Cell Deformability & Cell Adhesion
Series of microphotographs showing the micropipette experiment setup. Featured on the cover of Cellular and Molecular Bioengineering (2010) A. Initial setup. The left pipette is holding an ICAM-1 coated bead (4.5µm in diameter) and the right pipette is holding a human neutrophil. B-E. Time course of the engulfment of the IL-8 bead (2.8 µm in diameter). Snapshots are taken at the initial contact time (B), and subsequent times after contact: C. 20 seconds, D. 70 seconds, E. 320 seconds.
Most of our work centers on the deformability of blood cells and how blood cell deformability plays a role in health and disease. We interested in what kinds of things can affect the deformability of cells and how changes in deformability affect the flow of blood and delivery of oxygen to living tissues. We use very small glass pipettes and glass fibers to apply measured forces to the surfaces of individual cells and we observe the deformation using a microscope with an attached television camera.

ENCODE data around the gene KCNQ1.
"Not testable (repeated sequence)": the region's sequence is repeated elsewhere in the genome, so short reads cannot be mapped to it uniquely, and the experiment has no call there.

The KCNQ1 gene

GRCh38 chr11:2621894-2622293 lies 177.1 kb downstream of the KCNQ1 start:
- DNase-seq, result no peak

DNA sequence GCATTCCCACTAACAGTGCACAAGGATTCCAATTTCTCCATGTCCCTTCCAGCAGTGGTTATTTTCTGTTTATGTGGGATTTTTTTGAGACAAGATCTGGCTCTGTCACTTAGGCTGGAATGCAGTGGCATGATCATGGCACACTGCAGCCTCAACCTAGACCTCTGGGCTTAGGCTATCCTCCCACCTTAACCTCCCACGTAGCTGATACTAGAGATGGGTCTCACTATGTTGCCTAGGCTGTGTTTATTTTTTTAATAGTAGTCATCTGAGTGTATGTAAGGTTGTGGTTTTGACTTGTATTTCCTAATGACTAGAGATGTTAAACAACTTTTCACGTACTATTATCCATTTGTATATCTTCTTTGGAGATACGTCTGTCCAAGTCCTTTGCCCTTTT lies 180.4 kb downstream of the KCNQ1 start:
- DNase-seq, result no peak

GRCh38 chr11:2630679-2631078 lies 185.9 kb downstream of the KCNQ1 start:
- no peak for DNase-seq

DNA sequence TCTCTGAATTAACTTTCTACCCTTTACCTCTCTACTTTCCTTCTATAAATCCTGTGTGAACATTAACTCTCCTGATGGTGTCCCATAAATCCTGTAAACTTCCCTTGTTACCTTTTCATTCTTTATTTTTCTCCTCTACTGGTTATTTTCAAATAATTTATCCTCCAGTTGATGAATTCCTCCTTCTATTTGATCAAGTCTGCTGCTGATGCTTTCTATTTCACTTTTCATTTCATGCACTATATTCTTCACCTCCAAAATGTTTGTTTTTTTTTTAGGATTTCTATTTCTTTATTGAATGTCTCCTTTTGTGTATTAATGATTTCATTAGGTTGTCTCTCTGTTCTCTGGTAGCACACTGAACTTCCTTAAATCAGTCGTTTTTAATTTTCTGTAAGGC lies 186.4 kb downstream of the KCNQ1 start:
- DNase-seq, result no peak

There are three main classes of blood cells:
- red blood cells
- white blood cells
Red blood cells carry oxygen and carbon dioxide to and from the tissues. They are the most numerous (and most easy to deform) of the cells and make up approximately 40-45% of the blood volume. Most of the rest of the blood volume is plasma, and white cells and platelets generally make up less than 1% of the volume.
A red blood cell being sucked into a micropipette.
Platelets are smaller than red cells and are involved in clotting. White blood cells come in a variety of types, and are important in fighting disease. The two most common white cells are neutrophils and lymphocytes. These are larger than red blood cells and deform more slowly than red blood cells.